MARINE CORPS BASE CAMP LEJEUNE, N.C. -- Six wards and more than 50 staff participated in the first patient evacuation drill at Naval Hospital Camp Lejeune May 22.
This was the first evacuation drill for the hospital and included cooperation from the local facilities and the fire department aboard Marine Corps Base Camp Lejeune. To create a sense of realism, colored strobe lights were placed in the galley of the hospital and the fire alarm was pulled to signal a fire.
The fire department responded accordingly and as part of the drill, hoses were run through the halls of the hospital and attached to water access points to test the system for serviceability.
Mark Starnes, emergency manager for NHCL, stated around a year ago a plan was in place for evacuations, but one had not been created for inpatient care wards like the intensive care unit or the operating rooms.
“It could be a fire, tornado or hurricane. We had to look at what to do for evacuations,” said Starnes. “The hospital needed to become one cohesive unit during an evacuation.”
Navy Capt. Stacy Pearson, director of nursing services for NHCL, stated the evacuation went exceedingly well. “One of the evacuation observers said it was one of the most cohesive drills they had seen the staff involved in,” said Pearson.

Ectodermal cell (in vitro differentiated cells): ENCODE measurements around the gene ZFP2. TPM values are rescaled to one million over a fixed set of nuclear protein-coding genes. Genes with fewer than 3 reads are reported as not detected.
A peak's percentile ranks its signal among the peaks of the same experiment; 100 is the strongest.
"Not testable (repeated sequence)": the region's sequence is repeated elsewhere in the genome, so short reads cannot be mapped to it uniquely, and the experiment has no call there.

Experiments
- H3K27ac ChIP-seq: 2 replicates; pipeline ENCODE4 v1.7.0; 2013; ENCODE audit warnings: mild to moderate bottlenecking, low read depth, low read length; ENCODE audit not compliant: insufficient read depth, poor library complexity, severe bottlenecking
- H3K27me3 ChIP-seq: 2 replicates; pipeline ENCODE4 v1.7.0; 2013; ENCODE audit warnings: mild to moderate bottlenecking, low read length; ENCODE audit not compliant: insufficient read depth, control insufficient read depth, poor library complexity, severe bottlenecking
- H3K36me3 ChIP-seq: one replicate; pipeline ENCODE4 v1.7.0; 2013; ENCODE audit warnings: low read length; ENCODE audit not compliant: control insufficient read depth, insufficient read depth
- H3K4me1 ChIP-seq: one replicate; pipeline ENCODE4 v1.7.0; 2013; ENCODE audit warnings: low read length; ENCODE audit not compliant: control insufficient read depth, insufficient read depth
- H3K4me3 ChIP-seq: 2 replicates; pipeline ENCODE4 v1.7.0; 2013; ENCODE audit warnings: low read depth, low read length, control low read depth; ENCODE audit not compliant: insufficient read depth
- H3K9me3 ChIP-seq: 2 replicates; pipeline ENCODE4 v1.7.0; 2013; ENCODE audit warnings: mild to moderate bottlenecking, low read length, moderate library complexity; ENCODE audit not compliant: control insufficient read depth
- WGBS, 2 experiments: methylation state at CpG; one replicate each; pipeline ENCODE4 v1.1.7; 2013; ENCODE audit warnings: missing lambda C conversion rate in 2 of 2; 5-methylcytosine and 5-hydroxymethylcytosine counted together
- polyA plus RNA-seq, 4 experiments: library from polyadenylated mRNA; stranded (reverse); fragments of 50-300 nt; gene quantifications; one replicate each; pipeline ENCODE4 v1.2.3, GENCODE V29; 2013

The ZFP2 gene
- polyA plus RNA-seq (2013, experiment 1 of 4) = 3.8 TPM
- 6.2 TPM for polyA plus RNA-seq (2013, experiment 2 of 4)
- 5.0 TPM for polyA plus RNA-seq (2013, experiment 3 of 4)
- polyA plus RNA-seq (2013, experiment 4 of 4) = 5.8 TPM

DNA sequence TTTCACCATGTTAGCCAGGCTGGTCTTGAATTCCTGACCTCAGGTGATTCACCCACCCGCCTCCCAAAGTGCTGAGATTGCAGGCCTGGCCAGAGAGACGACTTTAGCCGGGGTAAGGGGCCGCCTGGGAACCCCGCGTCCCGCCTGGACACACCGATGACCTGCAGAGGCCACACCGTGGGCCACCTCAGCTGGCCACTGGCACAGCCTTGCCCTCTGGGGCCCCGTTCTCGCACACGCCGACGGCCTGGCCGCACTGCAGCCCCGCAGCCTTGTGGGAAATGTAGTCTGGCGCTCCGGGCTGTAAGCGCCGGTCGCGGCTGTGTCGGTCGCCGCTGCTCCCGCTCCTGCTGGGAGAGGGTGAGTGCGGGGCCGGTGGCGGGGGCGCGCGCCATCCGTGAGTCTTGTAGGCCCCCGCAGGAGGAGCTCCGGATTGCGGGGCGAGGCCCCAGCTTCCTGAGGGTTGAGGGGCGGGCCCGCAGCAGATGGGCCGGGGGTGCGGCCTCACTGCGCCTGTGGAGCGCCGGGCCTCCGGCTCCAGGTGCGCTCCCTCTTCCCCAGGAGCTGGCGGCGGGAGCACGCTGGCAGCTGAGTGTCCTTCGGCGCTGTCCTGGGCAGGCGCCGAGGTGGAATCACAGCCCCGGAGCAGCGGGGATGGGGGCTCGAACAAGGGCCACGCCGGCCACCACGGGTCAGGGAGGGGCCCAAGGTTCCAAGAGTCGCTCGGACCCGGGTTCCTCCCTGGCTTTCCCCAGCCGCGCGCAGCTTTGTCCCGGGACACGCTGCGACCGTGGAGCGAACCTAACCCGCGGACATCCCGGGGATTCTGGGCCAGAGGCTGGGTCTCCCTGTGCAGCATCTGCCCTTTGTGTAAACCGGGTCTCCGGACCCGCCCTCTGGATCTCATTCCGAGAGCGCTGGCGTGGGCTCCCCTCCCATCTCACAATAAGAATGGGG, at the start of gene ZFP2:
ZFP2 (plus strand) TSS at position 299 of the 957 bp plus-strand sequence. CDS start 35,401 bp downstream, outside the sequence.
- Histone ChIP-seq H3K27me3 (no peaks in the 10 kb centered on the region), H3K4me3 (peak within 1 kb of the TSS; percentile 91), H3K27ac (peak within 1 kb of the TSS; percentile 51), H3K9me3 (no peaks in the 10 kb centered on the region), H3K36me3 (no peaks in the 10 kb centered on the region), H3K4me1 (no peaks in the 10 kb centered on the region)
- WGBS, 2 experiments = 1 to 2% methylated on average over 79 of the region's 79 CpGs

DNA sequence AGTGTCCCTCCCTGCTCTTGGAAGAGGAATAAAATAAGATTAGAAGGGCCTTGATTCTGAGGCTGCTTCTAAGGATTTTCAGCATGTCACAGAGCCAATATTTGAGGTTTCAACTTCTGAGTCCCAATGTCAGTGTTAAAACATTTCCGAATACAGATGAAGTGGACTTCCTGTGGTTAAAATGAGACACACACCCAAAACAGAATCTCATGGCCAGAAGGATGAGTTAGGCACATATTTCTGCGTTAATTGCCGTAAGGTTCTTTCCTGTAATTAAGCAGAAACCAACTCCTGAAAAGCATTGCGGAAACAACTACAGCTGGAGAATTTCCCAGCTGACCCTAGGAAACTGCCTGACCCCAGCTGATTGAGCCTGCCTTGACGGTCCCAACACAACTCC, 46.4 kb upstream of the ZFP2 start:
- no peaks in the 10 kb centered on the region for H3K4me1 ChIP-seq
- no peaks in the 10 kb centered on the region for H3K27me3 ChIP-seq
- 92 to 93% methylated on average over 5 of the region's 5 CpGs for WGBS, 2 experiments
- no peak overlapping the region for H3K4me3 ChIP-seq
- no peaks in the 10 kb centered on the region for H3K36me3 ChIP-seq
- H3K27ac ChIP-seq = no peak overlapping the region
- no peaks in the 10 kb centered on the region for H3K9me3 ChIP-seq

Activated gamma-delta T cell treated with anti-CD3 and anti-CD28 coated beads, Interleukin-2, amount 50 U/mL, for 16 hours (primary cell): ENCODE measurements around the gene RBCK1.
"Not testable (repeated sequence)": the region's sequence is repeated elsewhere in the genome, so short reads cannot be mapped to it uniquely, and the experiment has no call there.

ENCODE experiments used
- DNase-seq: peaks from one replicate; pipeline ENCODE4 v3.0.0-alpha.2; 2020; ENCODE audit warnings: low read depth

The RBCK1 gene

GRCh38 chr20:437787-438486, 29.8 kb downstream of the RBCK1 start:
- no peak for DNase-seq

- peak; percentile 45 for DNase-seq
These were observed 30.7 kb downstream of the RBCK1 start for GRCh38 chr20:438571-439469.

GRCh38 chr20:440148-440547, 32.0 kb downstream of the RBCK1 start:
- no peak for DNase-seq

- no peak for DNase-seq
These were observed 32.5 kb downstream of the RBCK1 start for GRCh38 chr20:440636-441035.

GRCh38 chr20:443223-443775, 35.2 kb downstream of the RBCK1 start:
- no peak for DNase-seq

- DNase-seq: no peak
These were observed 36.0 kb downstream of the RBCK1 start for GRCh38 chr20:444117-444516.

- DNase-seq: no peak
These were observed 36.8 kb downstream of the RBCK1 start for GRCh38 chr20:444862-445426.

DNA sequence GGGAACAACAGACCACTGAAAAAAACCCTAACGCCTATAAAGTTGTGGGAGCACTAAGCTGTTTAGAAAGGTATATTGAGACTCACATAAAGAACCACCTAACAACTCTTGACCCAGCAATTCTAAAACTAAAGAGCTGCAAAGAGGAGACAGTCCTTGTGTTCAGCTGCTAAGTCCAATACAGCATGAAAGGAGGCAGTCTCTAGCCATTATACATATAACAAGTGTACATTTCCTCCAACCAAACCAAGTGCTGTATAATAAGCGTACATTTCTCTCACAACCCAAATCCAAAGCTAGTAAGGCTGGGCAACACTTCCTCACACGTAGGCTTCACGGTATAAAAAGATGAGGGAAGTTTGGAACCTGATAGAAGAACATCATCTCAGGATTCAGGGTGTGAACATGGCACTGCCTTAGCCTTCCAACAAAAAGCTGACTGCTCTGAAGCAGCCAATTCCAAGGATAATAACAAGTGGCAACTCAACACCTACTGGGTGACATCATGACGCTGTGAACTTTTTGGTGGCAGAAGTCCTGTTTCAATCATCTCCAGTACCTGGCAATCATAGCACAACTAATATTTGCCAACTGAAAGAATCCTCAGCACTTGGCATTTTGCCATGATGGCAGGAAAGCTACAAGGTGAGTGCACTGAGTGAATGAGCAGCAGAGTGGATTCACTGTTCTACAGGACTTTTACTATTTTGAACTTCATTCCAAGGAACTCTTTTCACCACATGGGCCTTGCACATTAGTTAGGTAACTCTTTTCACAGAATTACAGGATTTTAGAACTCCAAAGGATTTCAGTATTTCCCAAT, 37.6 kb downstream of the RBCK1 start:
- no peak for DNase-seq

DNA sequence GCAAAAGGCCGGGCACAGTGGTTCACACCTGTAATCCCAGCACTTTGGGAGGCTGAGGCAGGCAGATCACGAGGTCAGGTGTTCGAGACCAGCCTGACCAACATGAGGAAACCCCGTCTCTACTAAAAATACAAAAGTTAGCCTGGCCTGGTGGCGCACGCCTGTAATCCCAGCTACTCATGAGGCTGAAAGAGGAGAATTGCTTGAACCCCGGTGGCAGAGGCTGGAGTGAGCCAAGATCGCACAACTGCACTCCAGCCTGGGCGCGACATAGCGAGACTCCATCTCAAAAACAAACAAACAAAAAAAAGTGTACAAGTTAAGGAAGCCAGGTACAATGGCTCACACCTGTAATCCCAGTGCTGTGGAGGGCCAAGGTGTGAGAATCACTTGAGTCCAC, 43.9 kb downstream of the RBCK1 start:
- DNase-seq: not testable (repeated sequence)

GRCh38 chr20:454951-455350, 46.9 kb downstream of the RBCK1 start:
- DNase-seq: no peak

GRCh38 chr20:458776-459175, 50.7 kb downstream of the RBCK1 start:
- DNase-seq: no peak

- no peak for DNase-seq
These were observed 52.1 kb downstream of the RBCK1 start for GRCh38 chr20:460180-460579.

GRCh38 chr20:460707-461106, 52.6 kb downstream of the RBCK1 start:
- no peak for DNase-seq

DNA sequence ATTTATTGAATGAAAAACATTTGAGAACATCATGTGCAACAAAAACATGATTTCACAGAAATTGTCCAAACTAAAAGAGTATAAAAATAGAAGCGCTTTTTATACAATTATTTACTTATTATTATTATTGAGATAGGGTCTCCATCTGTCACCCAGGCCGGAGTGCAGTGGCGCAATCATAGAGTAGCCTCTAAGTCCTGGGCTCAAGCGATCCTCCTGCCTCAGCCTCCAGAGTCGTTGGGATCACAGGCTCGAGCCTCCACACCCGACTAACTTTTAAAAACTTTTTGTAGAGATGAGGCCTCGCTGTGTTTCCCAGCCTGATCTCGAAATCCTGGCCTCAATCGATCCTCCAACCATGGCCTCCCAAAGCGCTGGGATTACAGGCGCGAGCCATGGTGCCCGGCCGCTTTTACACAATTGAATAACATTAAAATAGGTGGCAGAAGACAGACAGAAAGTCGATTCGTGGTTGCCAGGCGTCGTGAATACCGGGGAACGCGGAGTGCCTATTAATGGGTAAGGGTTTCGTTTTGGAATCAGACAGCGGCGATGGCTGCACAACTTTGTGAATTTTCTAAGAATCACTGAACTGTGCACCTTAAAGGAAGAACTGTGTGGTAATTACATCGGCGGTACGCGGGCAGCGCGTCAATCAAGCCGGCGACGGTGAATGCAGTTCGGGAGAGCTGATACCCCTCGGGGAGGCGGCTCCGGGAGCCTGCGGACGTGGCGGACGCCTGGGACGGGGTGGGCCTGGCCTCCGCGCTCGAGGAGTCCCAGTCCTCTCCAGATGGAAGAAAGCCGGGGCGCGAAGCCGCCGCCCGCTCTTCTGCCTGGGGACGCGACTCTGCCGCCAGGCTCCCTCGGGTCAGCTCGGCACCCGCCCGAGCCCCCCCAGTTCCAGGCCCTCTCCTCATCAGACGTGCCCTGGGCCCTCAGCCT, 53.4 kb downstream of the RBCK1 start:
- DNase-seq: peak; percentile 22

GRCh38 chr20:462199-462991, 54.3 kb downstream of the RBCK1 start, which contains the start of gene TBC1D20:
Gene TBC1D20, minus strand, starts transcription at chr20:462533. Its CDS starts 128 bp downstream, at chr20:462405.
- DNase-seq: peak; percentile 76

The acting casualties for the drill were ranked on a triage level before leaving the ward they were in. Colored bands of green, yellow and red were tied to the arms of the casualties to easily distinguish required care levels that would be needed in a real emergency.
“The staff got to use equipment they would likely never use, but in the case of an emergency they would need to be familiar with it,” said Pearson.
Navy Lt. Stacey Chang, nurse on duty for the hospital, said this gives the staff a really good idea of what to expect, things to think about and what to do if an emergency does happen.
The evacuation was practice and the wounds were fake, but for the staff of Naval Hospital Camp Lejeune the knowledge learned during the drill is much needed in case a real emergency ever strikes.